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Key Levels in EURO
Key Levels in EURO
Global equities sold off hard today with Europe leading the losses. The German DAX was down 3.3% while the Spanish IBEX fell 4.4%. Major losses were also seen in U.S. stocks with the S&P 500 falling more than 2%. While there was no specific catalyst for today’s moves, the bond markets tell an interesting story. According to the sharp rise in European peripheral yields and steep decline in Treasury rates, investors are extremely worried about the effectiveness of central bank policies. Ten year Treasury yields fell approximately 8bp while Spanish and Italian yields rose more than 10bp. But the big moves were in Portuguese and Greek yields which jumped 25bp and 61bp respectively. Greek stocks also dropped to their lowest level since 1990 on reports that the Greece bailout review stalled. This is the 5th year in a row that Greece is in the headlines and today’s focus on the debt-laden nation serves as a harsh reminder of Europe’s credit problems. If Greece fails to secure additional funding, investors can expect another round of headaches for the euro. Voter fatigue is becoming a serious problem and there may not be enough political will to provide additional support to Greece. In the near term however, we don’t think the ECB will be pleased with the spike in peripheral yields and the more than 5-cent rise in EUR/USD since their easing in December. The euro is only rallying because it is a deeply sold funding currency and we think it won’t be long before we hear renewed concerns from the central bank and talk of more easing.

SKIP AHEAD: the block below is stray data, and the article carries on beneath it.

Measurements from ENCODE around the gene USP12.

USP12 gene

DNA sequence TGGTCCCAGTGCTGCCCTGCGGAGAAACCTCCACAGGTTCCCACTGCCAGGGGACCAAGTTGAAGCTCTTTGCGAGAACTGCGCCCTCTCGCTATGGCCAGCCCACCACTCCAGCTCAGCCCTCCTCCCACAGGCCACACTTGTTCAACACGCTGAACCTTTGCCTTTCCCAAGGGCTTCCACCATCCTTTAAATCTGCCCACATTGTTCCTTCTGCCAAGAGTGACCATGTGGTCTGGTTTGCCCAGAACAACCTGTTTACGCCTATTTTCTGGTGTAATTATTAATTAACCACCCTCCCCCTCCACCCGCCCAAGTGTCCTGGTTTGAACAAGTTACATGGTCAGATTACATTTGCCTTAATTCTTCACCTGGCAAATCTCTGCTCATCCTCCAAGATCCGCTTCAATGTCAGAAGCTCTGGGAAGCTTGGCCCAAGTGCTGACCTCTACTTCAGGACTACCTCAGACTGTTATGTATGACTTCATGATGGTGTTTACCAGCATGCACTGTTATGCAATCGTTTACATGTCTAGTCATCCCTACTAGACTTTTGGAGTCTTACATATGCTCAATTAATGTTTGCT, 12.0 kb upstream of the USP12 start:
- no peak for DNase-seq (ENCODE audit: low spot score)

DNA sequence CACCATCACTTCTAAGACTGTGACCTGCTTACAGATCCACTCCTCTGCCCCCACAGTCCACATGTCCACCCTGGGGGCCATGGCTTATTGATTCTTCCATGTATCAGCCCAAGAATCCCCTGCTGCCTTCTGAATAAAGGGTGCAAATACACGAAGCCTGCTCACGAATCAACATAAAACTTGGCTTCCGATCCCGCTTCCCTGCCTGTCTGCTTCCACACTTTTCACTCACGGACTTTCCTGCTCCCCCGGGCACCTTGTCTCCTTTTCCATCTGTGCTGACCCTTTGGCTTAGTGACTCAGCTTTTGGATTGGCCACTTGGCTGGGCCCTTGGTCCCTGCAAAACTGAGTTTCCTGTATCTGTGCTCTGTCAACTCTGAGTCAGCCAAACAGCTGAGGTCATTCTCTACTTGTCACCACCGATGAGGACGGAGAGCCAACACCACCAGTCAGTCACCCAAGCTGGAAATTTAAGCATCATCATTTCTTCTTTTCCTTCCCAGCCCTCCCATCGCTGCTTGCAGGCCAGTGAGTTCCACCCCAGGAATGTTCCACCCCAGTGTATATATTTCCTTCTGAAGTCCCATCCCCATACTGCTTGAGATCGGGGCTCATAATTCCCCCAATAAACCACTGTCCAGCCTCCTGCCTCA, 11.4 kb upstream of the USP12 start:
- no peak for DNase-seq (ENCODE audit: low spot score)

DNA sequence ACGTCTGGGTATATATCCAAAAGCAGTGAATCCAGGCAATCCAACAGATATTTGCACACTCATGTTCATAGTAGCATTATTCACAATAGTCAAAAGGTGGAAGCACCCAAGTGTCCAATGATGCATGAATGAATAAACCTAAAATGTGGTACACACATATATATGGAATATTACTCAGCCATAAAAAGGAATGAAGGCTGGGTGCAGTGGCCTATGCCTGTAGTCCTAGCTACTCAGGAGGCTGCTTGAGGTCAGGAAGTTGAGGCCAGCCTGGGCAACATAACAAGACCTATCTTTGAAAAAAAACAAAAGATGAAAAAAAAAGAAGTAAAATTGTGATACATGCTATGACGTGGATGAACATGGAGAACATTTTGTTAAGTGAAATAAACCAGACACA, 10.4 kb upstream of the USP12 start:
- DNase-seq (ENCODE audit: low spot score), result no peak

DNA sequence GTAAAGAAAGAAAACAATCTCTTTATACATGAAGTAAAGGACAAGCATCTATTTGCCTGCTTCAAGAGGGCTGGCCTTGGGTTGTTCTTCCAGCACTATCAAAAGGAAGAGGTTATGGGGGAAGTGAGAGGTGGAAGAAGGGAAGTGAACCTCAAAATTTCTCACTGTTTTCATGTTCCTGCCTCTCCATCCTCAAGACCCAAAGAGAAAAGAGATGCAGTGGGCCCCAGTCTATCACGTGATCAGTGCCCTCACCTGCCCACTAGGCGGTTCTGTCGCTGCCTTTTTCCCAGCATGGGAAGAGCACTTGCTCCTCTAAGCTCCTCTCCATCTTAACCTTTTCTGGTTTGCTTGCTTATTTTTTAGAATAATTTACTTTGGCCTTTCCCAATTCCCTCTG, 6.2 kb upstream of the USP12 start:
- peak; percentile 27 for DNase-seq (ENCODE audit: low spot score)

After breaking out of a 7+ week long consolidation below 1.1050, EUR/USD has largely held onto its gains. However 1.1260, the 61.8% Fibonacci retracement of the October to December decline is a very important level that technical traders respected last week and we think it should hold. If it does, a move back to the 200-day SMA at 1.1050 is likely. If it doesn’t the next level o resistance is right above 1.1300.